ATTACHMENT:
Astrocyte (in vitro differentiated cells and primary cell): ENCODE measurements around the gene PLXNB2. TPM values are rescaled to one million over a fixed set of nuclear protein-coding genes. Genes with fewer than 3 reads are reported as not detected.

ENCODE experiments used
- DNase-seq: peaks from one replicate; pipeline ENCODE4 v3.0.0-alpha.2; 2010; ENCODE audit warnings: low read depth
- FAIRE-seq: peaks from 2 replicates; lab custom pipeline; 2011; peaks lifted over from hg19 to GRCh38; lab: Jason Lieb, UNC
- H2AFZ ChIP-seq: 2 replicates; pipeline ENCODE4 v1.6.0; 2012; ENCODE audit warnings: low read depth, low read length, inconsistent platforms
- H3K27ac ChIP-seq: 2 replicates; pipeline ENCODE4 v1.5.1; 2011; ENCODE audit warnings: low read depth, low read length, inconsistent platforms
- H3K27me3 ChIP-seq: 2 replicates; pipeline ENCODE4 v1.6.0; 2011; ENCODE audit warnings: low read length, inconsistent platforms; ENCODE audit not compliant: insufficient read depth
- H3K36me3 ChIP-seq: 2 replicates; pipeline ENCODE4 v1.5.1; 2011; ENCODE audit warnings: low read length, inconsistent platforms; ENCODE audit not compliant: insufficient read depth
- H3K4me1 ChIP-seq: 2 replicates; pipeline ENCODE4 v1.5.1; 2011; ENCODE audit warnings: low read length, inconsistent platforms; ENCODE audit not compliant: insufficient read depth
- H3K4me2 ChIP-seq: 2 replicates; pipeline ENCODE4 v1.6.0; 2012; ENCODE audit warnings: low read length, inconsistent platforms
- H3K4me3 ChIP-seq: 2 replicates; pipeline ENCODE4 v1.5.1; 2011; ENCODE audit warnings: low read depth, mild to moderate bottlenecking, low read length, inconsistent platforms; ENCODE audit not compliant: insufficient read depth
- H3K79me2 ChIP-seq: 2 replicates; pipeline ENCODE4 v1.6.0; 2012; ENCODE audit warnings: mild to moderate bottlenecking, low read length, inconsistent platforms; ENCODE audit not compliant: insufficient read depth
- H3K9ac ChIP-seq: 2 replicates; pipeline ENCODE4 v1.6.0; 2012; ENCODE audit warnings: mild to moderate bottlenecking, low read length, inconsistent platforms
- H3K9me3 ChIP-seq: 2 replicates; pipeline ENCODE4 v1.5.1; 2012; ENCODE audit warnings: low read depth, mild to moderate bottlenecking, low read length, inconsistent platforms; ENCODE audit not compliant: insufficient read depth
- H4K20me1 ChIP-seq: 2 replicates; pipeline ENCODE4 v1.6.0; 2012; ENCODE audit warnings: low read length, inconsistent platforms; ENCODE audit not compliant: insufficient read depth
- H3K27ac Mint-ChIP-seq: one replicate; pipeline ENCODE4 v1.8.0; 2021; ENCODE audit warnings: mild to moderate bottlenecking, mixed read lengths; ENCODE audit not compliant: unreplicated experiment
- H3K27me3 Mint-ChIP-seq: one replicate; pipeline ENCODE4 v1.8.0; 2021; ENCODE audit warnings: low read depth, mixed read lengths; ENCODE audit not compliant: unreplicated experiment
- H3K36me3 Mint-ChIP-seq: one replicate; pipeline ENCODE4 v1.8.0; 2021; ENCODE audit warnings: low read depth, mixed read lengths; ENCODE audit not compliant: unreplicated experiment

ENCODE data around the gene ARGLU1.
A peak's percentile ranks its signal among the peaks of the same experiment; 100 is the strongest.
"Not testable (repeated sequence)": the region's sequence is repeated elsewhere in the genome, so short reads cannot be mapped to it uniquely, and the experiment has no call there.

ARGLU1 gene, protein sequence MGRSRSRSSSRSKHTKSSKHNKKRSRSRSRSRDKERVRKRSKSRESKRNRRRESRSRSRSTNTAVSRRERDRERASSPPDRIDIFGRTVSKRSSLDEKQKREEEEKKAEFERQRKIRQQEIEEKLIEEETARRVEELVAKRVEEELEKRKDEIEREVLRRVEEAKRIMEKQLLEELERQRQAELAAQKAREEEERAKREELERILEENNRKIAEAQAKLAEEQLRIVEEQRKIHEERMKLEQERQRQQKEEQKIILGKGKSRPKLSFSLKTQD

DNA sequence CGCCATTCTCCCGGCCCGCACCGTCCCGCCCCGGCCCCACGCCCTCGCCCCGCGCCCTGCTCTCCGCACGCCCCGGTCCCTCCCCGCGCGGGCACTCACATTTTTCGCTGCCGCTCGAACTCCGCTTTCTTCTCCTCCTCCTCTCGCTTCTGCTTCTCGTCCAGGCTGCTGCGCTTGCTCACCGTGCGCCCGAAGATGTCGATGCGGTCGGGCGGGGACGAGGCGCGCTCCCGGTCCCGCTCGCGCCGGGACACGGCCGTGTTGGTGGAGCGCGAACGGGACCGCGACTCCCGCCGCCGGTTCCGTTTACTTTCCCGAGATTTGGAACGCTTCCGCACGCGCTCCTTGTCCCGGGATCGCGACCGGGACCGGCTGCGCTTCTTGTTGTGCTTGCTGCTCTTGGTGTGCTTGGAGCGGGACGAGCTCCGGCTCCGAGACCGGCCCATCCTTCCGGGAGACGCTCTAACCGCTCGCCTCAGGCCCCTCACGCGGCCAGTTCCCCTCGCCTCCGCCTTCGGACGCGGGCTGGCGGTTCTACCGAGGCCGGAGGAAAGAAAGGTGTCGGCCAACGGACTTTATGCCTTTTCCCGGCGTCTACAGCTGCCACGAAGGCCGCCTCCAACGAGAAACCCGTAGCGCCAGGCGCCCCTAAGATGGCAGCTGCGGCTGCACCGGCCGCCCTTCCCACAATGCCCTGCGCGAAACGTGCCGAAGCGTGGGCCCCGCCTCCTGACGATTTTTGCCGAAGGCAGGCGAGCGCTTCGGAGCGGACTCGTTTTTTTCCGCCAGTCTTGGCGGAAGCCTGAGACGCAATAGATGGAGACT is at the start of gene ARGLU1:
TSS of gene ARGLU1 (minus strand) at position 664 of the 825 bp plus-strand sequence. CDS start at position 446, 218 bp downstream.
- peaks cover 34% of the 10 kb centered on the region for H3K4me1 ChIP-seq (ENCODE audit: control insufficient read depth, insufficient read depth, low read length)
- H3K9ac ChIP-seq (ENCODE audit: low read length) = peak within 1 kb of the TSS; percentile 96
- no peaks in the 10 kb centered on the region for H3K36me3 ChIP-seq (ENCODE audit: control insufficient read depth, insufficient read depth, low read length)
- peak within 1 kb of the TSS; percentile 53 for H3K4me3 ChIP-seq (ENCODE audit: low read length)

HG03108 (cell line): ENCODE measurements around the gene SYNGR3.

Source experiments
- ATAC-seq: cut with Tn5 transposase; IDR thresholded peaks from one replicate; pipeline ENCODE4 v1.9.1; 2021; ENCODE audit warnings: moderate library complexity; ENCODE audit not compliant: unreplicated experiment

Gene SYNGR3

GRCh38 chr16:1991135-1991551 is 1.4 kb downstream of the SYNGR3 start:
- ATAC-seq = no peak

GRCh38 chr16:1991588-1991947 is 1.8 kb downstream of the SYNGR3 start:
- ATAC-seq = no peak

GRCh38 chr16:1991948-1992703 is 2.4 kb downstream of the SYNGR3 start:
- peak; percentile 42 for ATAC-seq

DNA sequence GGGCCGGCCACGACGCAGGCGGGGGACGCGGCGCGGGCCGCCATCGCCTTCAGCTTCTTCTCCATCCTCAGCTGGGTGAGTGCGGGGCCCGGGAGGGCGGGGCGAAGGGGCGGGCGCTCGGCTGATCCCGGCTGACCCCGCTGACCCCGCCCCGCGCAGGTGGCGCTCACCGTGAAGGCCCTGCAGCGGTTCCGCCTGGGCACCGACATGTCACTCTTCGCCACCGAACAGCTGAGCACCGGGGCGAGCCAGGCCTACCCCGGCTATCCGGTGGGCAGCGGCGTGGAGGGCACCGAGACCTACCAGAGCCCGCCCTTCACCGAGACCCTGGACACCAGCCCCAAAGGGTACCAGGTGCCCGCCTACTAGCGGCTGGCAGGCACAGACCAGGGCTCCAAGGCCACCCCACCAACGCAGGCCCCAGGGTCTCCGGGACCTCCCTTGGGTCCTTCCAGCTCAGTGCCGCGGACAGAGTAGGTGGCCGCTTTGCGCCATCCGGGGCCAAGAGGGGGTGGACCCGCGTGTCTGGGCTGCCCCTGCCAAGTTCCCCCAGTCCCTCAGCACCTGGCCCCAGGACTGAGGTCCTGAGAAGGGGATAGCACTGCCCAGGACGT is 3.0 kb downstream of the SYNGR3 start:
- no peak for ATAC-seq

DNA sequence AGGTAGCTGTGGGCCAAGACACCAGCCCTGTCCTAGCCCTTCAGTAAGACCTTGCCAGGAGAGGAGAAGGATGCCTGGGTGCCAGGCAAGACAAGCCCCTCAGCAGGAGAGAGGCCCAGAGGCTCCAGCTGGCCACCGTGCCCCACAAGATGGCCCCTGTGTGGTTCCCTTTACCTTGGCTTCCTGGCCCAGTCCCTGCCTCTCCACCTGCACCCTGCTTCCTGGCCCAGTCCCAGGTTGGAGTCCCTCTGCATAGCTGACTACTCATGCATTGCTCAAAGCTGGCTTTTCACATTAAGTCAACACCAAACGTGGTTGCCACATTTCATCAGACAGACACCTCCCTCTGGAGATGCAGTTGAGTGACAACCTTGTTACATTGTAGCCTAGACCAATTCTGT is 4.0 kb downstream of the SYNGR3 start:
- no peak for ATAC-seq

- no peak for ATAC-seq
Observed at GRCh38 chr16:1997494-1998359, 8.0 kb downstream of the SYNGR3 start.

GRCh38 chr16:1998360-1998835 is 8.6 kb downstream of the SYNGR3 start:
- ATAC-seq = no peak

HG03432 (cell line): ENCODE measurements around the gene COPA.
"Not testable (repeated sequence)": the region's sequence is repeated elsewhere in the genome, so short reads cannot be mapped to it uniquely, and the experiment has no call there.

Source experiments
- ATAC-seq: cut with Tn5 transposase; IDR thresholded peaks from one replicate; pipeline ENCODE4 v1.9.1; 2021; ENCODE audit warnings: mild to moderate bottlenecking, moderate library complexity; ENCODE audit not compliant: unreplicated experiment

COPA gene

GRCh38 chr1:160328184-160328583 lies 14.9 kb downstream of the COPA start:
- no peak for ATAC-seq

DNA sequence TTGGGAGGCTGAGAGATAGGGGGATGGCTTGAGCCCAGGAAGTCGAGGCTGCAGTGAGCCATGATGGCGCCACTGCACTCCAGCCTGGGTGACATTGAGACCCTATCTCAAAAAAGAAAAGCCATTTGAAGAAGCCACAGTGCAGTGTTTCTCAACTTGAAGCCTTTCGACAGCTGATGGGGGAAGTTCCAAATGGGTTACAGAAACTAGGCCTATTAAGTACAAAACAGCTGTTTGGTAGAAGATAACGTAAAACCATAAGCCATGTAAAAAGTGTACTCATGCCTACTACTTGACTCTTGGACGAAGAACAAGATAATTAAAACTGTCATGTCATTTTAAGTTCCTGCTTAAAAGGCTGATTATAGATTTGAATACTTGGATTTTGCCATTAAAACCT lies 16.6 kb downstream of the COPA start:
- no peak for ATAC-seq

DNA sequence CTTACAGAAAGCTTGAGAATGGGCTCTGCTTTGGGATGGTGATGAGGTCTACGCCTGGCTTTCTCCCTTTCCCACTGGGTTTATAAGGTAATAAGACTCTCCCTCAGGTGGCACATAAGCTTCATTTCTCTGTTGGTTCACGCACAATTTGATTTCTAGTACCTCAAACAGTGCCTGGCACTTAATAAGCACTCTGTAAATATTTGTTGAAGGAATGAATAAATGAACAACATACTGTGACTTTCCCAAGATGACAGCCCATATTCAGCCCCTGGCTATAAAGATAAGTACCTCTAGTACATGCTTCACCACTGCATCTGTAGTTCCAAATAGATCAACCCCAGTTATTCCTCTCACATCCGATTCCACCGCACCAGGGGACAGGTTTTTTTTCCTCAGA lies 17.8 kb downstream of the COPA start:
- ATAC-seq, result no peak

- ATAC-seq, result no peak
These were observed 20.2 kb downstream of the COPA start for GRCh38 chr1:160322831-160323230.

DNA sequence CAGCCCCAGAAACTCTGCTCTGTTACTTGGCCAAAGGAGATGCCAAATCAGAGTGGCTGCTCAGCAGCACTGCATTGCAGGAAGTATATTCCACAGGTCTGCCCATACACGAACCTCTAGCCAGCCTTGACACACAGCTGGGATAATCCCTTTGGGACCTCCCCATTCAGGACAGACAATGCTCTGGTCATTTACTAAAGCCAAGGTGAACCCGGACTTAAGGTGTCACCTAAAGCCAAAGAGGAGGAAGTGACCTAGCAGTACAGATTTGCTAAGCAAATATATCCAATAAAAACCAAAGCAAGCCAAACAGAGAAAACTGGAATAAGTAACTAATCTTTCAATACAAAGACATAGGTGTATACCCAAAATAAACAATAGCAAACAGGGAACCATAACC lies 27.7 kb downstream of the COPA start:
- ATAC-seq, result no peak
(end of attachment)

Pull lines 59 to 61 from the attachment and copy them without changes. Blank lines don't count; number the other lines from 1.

These were observed 20.2 kb downstream of the COPA start for GRCh38 chr1:160322831-160323230.

DNA sequence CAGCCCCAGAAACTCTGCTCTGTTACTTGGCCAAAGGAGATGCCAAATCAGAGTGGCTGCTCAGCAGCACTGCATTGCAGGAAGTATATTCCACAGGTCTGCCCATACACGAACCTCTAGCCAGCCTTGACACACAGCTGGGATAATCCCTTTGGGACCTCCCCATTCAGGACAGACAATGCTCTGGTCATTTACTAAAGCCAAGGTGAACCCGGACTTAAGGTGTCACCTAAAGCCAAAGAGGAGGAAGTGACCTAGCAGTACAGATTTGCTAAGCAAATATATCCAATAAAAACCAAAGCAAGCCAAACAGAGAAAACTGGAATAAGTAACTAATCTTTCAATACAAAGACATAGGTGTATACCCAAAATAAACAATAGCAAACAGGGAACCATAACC lies 27.7 kb downstream of the COPA start:
- ATAC-seq, result no peak